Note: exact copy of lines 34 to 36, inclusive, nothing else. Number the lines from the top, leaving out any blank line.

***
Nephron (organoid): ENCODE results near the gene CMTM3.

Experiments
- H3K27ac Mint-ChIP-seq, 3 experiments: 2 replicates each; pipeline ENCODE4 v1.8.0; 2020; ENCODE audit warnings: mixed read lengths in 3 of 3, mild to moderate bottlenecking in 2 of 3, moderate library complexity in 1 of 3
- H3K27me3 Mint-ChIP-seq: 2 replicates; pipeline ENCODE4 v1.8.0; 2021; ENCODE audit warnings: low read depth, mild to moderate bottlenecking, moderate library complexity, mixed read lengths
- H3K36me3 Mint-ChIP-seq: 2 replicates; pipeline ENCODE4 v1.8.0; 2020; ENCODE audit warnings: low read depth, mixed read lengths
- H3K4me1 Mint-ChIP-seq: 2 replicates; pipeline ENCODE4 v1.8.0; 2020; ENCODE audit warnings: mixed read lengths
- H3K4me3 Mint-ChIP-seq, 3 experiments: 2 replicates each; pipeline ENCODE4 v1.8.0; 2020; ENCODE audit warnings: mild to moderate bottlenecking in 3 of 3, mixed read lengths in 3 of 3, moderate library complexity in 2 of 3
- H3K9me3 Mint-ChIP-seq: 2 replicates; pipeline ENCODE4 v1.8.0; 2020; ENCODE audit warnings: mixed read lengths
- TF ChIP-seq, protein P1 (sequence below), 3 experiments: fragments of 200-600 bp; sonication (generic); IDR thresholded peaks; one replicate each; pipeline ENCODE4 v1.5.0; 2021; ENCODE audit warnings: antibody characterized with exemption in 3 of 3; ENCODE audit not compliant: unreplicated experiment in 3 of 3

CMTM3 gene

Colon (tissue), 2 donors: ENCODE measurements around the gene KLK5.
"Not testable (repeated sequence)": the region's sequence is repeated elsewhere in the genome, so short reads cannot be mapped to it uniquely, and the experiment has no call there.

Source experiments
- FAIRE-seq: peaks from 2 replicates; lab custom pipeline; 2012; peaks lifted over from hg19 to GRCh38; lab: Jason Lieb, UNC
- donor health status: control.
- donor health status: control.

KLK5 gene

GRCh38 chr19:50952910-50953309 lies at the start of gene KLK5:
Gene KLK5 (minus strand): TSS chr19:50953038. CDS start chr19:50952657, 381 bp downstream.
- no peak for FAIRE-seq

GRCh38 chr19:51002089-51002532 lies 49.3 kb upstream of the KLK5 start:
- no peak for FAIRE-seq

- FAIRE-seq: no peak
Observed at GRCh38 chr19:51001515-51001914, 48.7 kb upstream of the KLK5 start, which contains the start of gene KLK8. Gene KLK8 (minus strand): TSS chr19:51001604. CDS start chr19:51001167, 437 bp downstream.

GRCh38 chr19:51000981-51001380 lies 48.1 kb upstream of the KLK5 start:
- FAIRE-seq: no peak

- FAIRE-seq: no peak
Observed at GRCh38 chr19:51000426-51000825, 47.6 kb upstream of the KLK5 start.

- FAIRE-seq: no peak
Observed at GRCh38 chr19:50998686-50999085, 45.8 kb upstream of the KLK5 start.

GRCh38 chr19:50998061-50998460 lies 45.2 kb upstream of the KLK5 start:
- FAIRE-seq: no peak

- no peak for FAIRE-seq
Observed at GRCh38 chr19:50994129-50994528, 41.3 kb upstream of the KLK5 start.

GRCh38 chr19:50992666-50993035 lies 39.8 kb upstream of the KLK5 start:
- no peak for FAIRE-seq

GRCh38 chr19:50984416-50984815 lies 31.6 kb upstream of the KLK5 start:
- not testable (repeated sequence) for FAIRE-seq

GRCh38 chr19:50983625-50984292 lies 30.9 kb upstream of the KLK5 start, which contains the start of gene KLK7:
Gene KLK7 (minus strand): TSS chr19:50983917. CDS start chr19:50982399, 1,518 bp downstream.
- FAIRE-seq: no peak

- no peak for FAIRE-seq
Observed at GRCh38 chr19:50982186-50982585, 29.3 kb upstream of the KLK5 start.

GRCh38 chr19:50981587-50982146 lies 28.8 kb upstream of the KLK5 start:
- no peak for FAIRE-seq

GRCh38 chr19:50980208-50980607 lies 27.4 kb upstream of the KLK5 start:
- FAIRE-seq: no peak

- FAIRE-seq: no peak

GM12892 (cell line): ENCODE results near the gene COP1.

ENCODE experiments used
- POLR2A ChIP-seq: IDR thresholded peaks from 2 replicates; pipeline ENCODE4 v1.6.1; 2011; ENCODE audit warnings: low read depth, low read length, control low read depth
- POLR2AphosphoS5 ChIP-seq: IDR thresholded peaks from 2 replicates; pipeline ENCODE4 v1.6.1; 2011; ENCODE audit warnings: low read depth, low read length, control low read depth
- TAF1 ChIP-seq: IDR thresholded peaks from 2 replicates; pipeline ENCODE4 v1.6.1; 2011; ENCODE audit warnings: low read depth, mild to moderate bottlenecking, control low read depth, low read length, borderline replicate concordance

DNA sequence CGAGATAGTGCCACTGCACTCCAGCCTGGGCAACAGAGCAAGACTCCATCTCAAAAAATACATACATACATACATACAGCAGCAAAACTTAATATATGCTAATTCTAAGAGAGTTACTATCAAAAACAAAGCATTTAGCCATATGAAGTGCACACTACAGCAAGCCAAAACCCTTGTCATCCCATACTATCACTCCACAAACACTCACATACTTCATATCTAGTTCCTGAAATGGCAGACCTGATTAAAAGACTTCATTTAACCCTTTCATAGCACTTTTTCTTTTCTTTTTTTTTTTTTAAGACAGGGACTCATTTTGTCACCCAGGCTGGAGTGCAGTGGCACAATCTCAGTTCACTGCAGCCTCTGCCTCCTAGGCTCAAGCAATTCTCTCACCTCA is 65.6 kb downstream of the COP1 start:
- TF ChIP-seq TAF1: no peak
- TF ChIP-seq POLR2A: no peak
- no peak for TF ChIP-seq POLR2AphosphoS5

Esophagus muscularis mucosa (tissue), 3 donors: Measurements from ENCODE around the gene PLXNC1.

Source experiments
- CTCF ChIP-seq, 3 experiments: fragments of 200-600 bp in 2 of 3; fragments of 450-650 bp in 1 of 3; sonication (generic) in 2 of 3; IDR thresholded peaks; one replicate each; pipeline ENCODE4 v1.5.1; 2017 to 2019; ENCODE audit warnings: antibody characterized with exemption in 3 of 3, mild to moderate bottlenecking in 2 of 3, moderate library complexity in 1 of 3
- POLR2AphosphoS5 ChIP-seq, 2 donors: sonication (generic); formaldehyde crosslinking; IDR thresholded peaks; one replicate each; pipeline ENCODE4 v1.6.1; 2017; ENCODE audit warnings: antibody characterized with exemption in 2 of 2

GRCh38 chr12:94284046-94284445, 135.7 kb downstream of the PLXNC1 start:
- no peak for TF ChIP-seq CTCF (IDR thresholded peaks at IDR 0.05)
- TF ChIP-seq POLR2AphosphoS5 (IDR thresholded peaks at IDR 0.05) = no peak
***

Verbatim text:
Observed at GRCh38 chr19:50994129-50994528, 41.3 kb upstream of the KLK5 start.

GRCh38 chr19:50992666-50993035 lies 39.8 kb upstream of the KLK5 start:
- no peak for FAIRE-seq